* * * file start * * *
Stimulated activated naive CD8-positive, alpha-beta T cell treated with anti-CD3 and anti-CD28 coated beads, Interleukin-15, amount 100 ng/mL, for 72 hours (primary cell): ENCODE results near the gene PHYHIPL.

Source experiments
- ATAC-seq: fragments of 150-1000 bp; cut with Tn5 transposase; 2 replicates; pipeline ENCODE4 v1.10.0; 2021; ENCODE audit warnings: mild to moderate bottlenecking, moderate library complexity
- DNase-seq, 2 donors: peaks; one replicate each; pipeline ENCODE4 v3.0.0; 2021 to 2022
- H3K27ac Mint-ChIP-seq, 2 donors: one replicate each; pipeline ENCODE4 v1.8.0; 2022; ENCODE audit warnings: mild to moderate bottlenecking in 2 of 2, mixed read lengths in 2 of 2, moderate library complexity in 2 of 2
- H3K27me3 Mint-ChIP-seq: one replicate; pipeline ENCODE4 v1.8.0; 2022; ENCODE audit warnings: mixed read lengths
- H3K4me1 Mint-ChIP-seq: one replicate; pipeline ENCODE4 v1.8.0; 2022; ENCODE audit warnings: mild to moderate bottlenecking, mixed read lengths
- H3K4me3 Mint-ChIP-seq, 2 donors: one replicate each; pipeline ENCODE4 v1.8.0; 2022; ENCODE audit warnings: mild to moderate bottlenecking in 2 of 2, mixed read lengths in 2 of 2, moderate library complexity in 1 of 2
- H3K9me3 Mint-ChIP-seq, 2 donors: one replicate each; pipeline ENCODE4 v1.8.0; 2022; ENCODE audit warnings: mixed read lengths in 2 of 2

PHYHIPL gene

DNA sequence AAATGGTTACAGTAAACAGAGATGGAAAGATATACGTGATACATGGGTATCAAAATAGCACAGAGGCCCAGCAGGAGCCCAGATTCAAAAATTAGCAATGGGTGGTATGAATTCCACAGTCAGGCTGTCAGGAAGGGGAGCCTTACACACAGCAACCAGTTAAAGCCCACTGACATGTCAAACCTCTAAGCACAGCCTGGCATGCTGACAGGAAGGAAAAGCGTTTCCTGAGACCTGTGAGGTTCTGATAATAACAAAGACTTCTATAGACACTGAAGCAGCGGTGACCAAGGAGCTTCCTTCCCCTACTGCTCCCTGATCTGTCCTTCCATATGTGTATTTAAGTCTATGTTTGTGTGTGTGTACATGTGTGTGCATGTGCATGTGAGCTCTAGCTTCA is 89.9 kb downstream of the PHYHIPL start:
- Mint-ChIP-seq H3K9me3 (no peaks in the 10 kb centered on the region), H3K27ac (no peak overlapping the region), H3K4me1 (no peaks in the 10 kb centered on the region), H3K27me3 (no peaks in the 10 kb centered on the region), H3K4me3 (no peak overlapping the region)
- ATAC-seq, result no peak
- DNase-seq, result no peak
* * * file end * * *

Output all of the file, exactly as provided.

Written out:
Stimulated activated naive CD8-positive, alpha-beta T cell treated with anti-CD3 and anti-CD28 coated beads, Interleukin-15, amount 100 ng/mL, for 72 hours (primary cell): ENCODE results near the gene PHYHIPL.

Source experiments
- ATAC-seq: fragments of 150-1000 bp; cut with Tn5 transposase; 2 replicates; pipeline ENCODE4 v1.10.0; 2021; ENCODE audit warnings: mild to moderate bottlenecking, moderate library complexity
- DNase-seq, 2 donors: peaks; one replicate each; pipeline ENCODE4 v3.0.0; 2021 to 2022
- H3K27ac Mint-ChIP-seq, 2 donors: one replicate each; pipeline ENCODE4 v1.8.0; 2022; ENCODE audit warnings: mild to moderate bottlenecking in 2 of 2, mixed read lengths in 2 of 2, moderate library complexity in 2 of 2
- H3K27me3 Mint-ChIP-seq: one replicate; pipeline ENCODE4 v1.8.0; 2022; ENCODE audit warnings: mixed read lengths
- H3K4me1 Mint-ChIP-seq: one replicate; pipeline ENCODE4 v1.8.0; 2022; ENCODE audit warnings: mild to moderate bottlenecking, mixed read lengths
- H3K4me3 Mint-ChIP-seq, 2 donors: one replicate each; pipeline ENCODE4 v1.8.0; 2022; ENCODE audit warnings: mild to moderate bottlenecking in 2 of 2, mixed read lengths in 2 of 2, moderate library complexity in 1 of 2
- H3K9me3 Mint-ChIP-seq, 2 donors: one replicate each; pipeline ENCODE4 v1.8.0; 2022; ENCODE audit warnings: mixed read lengths in 2 of 2

PHYHIPL gene

DNA sequence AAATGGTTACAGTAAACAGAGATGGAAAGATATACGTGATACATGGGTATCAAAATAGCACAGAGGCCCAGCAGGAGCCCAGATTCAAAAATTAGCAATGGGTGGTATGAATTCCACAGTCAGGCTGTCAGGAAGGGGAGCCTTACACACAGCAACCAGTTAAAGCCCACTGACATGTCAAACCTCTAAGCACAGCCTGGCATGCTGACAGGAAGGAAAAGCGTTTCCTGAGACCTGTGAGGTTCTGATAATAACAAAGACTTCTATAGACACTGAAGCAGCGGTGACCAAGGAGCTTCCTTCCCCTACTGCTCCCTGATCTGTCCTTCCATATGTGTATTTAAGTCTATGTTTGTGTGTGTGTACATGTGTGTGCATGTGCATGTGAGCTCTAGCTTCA is 89.9 kb downstream of the PHYHIPL start:
- Mint-ChIP-seq H3K9me3 (no peaks in the 10 kb centered on the region), H3K27ac (no peak overlapping the region), H3K4me1 (no peaks in the 10 kb centered on the region), H3K27me3 (no peaks in the 10 kb centered on the region), H3K4me3 (no peak overlapping the region)
- ATAC-seq, result no peak
- DNase-seq, result no peak